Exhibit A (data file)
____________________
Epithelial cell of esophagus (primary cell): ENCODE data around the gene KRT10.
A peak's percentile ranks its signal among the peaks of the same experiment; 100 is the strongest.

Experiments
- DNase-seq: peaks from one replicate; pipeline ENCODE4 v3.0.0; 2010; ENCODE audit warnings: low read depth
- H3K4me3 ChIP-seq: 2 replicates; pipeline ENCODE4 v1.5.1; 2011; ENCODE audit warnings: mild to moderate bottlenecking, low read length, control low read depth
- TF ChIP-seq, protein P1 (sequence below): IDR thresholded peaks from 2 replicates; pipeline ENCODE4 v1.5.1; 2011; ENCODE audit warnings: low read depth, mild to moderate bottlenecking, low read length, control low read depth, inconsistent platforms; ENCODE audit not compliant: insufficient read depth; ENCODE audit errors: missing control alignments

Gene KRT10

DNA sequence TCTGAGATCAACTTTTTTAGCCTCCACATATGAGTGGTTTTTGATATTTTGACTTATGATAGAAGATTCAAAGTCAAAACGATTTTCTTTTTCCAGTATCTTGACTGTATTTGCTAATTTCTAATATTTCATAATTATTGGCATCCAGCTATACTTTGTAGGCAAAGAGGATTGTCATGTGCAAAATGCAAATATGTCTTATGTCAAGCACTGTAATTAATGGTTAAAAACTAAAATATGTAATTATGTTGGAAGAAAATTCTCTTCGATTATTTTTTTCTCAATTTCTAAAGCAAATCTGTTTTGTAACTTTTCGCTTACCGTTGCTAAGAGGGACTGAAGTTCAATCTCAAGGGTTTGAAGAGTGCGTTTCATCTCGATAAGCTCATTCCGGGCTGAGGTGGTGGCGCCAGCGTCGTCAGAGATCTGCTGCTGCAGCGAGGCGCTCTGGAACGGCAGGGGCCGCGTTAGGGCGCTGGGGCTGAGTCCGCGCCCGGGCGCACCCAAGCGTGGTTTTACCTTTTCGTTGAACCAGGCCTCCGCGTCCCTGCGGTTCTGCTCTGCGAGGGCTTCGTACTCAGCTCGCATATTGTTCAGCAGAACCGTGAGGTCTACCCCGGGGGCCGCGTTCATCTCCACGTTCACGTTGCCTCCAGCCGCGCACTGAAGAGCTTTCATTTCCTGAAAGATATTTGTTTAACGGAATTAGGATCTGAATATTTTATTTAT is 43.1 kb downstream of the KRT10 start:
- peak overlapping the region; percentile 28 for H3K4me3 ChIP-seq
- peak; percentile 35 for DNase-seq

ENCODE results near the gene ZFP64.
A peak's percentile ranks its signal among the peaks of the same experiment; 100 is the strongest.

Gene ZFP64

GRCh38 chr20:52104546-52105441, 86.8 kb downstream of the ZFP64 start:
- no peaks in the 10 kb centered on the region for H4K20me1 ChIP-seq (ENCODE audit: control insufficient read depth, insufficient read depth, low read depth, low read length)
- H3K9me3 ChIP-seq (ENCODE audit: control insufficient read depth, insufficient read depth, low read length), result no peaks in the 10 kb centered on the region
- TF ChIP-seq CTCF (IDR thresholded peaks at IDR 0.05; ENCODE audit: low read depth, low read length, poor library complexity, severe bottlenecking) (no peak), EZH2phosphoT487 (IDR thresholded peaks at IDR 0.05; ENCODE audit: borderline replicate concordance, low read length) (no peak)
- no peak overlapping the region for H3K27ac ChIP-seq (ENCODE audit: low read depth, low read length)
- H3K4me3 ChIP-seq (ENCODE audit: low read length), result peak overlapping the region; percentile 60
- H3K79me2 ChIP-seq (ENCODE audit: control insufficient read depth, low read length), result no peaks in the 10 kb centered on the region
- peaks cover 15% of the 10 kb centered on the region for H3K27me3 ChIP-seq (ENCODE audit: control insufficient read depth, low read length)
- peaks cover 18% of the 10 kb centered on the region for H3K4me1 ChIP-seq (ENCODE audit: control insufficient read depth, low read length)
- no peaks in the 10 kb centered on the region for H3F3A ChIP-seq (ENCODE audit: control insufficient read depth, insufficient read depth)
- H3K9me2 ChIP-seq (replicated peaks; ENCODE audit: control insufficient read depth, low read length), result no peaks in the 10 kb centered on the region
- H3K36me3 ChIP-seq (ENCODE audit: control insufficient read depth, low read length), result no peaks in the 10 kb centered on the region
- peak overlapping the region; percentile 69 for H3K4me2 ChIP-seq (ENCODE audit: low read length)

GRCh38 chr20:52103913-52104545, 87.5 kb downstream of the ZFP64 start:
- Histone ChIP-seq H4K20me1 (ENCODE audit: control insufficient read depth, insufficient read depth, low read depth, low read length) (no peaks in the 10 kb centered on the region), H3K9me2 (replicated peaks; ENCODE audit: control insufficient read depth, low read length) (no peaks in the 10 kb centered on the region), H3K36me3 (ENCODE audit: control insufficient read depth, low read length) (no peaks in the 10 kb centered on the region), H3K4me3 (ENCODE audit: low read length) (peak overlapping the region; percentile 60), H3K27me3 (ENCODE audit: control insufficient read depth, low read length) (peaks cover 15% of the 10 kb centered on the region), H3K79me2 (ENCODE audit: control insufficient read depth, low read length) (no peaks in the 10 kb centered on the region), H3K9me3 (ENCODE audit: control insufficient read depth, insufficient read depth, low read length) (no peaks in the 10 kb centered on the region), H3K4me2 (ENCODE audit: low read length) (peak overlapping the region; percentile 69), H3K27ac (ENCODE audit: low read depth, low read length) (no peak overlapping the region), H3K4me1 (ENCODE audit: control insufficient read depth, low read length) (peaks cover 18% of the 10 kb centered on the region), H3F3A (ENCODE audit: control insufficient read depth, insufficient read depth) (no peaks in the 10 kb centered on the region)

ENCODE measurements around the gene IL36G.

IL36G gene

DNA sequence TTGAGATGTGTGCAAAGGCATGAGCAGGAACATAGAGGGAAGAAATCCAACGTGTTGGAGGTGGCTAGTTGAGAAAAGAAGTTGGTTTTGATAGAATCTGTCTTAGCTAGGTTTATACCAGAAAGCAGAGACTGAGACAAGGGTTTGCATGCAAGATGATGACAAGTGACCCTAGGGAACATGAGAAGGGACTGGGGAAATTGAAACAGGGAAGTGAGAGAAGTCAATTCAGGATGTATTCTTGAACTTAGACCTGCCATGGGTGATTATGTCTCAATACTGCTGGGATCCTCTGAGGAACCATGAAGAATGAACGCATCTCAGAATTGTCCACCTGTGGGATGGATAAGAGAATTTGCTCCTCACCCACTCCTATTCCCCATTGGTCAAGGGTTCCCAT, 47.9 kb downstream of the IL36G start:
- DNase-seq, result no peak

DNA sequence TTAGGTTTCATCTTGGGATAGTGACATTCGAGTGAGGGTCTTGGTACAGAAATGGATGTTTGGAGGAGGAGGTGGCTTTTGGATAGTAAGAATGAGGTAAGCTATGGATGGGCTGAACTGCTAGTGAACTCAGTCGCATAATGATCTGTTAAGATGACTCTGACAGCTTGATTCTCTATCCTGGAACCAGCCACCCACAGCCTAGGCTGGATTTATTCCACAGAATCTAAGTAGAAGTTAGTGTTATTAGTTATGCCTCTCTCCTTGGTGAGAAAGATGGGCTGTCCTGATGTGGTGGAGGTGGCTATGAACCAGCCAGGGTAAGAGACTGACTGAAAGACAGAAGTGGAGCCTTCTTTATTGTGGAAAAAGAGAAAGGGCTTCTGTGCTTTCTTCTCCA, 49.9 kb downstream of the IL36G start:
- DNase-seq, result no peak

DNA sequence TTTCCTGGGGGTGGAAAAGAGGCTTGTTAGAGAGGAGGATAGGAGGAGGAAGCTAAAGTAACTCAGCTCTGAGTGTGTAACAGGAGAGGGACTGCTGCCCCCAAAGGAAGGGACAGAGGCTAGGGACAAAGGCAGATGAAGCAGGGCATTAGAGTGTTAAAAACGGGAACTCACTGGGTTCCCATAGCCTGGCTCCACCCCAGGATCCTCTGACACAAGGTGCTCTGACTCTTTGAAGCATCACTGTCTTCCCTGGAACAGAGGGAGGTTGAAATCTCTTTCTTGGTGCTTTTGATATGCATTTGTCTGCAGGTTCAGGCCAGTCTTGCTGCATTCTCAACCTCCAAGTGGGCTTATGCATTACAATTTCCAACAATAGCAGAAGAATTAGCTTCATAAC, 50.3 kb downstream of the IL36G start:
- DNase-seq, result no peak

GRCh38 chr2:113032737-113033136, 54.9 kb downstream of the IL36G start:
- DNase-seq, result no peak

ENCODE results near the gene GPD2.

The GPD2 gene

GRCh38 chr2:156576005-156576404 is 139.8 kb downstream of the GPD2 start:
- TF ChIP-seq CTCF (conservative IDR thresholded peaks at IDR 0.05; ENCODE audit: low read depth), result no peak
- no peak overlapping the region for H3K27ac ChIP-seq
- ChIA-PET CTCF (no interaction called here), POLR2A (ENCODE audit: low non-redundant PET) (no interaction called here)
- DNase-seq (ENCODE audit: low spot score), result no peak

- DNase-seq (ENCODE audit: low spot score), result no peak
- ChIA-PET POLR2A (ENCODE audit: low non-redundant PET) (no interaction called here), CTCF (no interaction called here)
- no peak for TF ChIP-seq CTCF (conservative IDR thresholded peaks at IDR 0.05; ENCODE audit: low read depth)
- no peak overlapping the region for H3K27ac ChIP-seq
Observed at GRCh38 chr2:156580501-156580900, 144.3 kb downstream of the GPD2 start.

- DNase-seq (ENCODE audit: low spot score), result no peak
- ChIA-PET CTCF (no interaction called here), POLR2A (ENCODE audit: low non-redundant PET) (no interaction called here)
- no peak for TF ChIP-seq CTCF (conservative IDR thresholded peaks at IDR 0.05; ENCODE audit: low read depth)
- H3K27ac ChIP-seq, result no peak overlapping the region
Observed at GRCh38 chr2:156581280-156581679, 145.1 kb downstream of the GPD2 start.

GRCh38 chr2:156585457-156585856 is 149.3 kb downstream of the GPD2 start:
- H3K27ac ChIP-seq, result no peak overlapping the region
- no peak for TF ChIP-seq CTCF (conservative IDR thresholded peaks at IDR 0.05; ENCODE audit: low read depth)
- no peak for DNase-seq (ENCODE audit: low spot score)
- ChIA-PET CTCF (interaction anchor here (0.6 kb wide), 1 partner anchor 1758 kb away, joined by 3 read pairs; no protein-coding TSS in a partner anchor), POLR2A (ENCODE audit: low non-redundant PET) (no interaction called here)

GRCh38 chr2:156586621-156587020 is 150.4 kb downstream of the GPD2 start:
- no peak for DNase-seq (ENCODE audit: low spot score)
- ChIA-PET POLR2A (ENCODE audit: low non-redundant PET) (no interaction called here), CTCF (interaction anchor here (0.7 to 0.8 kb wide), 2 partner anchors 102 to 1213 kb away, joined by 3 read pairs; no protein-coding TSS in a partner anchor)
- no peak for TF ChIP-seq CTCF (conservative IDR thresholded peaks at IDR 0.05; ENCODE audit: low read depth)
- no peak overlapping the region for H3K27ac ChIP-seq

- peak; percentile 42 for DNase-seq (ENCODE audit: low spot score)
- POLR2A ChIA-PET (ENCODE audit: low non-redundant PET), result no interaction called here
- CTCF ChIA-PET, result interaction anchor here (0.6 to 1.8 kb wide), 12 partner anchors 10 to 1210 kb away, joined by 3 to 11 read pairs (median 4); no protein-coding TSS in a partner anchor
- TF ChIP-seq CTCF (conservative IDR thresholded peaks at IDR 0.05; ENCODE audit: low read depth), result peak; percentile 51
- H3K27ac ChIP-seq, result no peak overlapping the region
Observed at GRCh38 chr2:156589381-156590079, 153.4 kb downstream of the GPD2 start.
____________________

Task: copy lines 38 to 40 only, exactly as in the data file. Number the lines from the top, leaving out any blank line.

- DNase-seq, result no peak

ENCODE results near the gene GPD2.

The GPD2 gene